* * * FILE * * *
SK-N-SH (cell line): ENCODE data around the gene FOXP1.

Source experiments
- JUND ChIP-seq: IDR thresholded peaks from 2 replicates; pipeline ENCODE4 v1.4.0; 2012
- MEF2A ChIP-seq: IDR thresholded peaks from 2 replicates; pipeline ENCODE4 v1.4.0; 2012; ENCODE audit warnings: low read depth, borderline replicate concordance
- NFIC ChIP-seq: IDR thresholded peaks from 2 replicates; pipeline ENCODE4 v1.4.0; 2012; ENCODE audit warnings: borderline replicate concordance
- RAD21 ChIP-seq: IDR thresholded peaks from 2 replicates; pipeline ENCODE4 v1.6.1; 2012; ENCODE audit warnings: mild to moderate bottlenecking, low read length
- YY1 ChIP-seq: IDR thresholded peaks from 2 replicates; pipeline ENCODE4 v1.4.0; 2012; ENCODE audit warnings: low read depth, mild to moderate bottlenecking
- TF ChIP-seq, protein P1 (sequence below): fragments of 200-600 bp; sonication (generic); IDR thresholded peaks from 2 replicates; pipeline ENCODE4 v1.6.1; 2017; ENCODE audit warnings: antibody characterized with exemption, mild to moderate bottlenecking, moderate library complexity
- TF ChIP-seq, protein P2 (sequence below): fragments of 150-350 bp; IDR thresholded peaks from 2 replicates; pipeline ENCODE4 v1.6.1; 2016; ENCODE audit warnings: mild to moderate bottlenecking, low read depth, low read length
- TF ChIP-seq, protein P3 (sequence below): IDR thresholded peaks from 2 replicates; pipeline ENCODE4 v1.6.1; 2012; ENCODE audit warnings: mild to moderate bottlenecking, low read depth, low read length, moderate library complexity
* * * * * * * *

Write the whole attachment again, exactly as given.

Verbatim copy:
SK-N-SH (cell line): ENCODE data around the gene FOXP1.

Source experiments
- JUND ChIP-seq: IDR thresholded peaks from 2 replicates; pipeline ENCODE4 v1.4.0; 2012
- MEF2A ChIP-seq: IDR thresholded peaks from 2 replicates; pipeline ENCODE4 v1.4.0; 2012; ENCODE audit warnings: low read depth, borderline replicate concordance
- NFIC ChIP-seq: IDR thresholded peaks from 2 replicates; pipeline ENCODE4 v1.4.0; 2012; ENCODE audit warnings: borderline replicate concordance
- RAD21 ChIP-seq: IDR thresholded peaks from 2 replicates; pipeline ENCODE4 v1.6.1; 2012; ENCODE audit warnings: mild to moderate bottlenecking, low read length
- YY1 ChIP-seq: IDR thresholded peaks from 2 replicates; pipeline ENCODE4 v1.4.0; 2012; ENCODE audit warnings: low read depth, mild to moderate bottlenecking
- TF ChIP-seq, protein P1 (sequence below): fragments of 200-600 bp; sonication (generic); IDR thresholded peaks from 2 replicates; pipeline ENCODE4 v1.6.1; 2017; ENCODE audit warnings: antibody characterized with exemption, mild to moderate bottlenecking, moderate library complexity
- TF ChIP-seq, protein P2 (sequence below): fragments of 150-350 bp; IDR thresholded peaks from 2 replicates; pipeline ENCODE4 v1.6.1; 2016; ENCODE audit warnings: mild to moderate bottlenecking, low read depth, low read length
- TF ChIP-seq, protein P3 (sequence below): IDR thresholded peaks from 2 replicates; pipeline ENCODE4 v1.6.1; 2012; ENCODE audit warnings: mild to moderate bottlenecking, low read depth, low read length, moderate library complexity